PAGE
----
Wall Street welcomes the cyber contender

Wired, the fashionable but loss-making magazine, is the latest in a series of Internet-related stock offerings to cash in on Wall Street's cyber frenzy, which in the past year has seen stock in other loss-makers such as Yahoo! reach astronomic levels.

Goldman Sachs, which will be handling the initial offering, announced last week that Wired Ventures, which publishes the magazine, would be offering investors 6.3 million shares - or roughly 17 per cent - of the company at $12 (pounds 7.80) a share.

The sale should raise $76m and result in a market capitalisation for the company of around $565m. This is a figure that has left many analysts questioning the wisdom of what Goldman Sachs calls "hi-tech investment opportunities".

Wired is a monthly magazine devoted to the Internet and cutting-edge computer technology with a circulation of 325,000. Spin-offs include an Internet edition, HotWired, and a start-up book publisher, HardWired. It has also announced plans to introduce HotBod, a "web browser" to help Internet users navigate around cyberspace.

The magazine, which routinely features media celebrities such as Microsoft's Bill Gates, TCI's John Malone and Bell Atlantic's Ray Smith in irreverent poses on its cover, is credited with making the nerdish world of computer technology hip. It was founded in San Francisco in 1993, and was the first magazine to portray the culture of cyberspace. It has managed to convince Americans that they need to buy the magazine in order to keep up with the digital world.

The good publishing stamp of approval was bestowed in 1994 when SI Newhouse, owner of Advance publications, which includes the Conde Nast magazine titles and Random House publishers, acquired a reported 15 per cent stake in Wired Ventures for $3.5m.

If the offer is successful, his investment will be worth some $67m.

The Wired offering, which is expected in late July, will leave 37.5 million shares outstanding and make paper millionaires out of some of its editors and journalists.

Founding editor Louis Rossetto's 6 million shares will be valued at $71.3m and Nicholas Negroponte, computer visionary and director of the Media Lab at the Massachussetts Institute of Technology, will enjoy a stake valued at $29m.

Alhough Wired is the most recognisable publication devoted to computer innovations - "smart media for smart people" - many analysts judge the $12 share price (at nearly 18 times the company's 1995 revenue) as speculation reminiscent of the great tulip craze of 18th-century Holland. "A magazine in the US typically sells for within one to two times its gross revenue but Wired is being priced at 171/2 times that," says New York-based media consultant, Martin Walker. "There is no magazine in the world with a 325,000 circulation that's worth that kind of money.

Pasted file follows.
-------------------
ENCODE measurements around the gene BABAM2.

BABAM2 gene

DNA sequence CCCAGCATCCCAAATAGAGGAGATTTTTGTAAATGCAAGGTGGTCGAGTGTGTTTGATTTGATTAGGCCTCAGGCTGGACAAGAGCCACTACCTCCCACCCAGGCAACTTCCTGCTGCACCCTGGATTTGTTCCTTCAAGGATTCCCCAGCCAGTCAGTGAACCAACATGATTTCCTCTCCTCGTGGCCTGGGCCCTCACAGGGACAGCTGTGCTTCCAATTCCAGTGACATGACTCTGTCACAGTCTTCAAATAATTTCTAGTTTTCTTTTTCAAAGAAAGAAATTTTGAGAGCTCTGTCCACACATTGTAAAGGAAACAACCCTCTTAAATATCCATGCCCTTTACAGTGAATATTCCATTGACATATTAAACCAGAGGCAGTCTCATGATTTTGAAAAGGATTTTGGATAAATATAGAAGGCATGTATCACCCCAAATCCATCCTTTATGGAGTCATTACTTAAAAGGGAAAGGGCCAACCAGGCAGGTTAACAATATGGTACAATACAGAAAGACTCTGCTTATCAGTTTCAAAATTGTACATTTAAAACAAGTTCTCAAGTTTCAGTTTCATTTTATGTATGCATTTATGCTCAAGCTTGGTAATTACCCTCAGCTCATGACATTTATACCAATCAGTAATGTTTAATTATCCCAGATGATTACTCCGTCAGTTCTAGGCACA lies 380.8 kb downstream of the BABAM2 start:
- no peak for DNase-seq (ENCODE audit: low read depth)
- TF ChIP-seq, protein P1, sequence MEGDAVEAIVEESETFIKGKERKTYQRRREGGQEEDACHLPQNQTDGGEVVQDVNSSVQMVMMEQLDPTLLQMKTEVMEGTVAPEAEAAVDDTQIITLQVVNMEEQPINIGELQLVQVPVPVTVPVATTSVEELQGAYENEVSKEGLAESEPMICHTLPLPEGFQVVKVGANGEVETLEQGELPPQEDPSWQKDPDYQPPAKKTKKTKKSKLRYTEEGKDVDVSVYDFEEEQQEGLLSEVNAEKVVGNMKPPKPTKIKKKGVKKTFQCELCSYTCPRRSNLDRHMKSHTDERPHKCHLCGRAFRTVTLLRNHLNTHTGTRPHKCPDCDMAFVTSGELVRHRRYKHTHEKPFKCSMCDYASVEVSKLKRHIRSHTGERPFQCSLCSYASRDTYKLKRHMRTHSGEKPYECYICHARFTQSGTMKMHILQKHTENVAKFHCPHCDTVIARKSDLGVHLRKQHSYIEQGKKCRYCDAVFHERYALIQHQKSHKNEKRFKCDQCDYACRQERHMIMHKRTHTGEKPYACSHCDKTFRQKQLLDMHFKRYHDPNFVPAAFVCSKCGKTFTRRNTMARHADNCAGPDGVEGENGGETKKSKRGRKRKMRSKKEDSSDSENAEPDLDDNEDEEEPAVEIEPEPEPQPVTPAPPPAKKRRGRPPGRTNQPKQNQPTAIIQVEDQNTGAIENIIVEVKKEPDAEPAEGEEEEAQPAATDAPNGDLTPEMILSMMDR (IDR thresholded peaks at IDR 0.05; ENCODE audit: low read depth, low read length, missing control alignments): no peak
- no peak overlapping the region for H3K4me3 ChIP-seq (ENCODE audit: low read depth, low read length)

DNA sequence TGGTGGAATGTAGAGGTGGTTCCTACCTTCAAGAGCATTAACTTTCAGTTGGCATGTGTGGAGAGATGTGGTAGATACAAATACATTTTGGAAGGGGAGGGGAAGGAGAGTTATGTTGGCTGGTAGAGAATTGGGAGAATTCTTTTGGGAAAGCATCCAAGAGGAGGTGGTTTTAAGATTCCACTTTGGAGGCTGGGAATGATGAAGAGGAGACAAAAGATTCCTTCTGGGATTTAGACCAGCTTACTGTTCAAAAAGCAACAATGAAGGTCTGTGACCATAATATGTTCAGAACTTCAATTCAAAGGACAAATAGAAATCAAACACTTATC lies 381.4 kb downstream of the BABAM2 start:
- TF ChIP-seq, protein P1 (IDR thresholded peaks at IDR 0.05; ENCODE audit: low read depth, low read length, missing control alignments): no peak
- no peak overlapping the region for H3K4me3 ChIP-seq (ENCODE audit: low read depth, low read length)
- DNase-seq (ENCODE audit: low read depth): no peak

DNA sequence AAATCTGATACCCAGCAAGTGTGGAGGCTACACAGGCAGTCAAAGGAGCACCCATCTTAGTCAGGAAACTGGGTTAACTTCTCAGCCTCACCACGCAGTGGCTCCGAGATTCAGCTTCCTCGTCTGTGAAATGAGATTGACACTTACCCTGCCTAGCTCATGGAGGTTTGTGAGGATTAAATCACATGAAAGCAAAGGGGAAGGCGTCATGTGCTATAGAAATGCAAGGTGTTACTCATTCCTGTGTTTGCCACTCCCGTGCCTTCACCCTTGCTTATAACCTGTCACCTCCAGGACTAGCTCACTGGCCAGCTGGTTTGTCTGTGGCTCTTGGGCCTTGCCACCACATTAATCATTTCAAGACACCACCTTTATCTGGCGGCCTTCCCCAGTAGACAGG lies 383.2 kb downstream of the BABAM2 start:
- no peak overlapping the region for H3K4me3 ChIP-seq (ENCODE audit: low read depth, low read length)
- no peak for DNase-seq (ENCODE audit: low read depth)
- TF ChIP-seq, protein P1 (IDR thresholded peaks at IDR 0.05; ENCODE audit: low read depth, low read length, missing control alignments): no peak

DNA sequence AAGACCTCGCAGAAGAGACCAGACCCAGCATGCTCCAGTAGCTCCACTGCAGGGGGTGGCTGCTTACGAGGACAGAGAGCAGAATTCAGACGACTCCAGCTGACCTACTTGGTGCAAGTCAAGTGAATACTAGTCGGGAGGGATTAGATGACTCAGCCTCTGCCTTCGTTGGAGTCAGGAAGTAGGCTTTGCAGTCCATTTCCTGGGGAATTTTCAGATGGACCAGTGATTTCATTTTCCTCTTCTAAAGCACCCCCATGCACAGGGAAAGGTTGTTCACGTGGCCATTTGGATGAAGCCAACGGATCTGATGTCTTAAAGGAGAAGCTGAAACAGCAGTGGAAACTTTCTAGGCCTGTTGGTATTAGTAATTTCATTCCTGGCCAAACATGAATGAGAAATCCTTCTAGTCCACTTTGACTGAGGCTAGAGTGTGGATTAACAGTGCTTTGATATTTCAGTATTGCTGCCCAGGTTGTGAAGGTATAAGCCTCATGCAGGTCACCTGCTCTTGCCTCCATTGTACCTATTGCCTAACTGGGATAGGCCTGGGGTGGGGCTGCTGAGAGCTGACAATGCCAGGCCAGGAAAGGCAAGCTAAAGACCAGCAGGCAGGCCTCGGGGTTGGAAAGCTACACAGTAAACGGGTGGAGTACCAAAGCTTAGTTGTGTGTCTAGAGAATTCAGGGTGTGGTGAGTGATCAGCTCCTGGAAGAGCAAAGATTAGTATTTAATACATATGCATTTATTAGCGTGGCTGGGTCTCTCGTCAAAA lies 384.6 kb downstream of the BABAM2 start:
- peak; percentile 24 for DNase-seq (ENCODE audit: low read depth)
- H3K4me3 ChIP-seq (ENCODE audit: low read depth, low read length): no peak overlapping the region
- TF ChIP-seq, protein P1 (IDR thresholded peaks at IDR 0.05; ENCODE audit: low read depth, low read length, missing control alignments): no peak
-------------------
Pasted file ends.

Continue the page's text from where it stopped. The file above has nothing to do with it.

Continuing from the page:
"They're suffering from Silicon Valley fever."

According to its latest report to the Securities and Exchange Commission, Wired Ventures lost $3.4m on sales of $7.6m in the first quarter of the year. Last year it lost $6.5m on sales of $25m and $3.5m on revenue of $9.2m in 1994.

HotWired has yet to show any revenue at all. As an Internet magazine, it cannot charge a subscription so has to rely on advertising revenue. But, Mr Walker says: "Advertisers are unable to measure the impact of their advertising."

Nor has Wired's venture into Europe been successful. Its joint venture with the Guardian broke up acrimoniously last year, and the European edition is struggling to find a niche.

This is not the first time Goldman Sachs has underwritten a company that carries the magic word "Internet" but lacks a proven means of revenue. In April, it underwrote Yahoo! - the Internet company whose software searches the net for specified information. At an opening price of $13, shares instantly soared to $43 (valuing the company at an astonishing $1.1bn) before dropping $33 at the end of the first day's trading. Last week Yahoo! shares were at $28 - still 528 times the company's revenue.

Whether Goldman Sachs is lending its name to an offering of virtual junk or, as the Wired Ventures offering statement says, "a new kind of global, diversified media company engaged in creating a competitive, branded content with attitude for print, on-line and television" is for investors to judge.

"Outside of a lot of excitement Wired hasn't proven itself in any way," says Mr Walker. "I can't say that [the offer] is crazy or wrong because the market decides. But whatever it is that they smoke in California, they don't smoke it here."

voicesGood for Lana Del Rey for helping kill that myth, writes Grace Dent
Life and Style
fashion Designs are part of feminist art project by a British student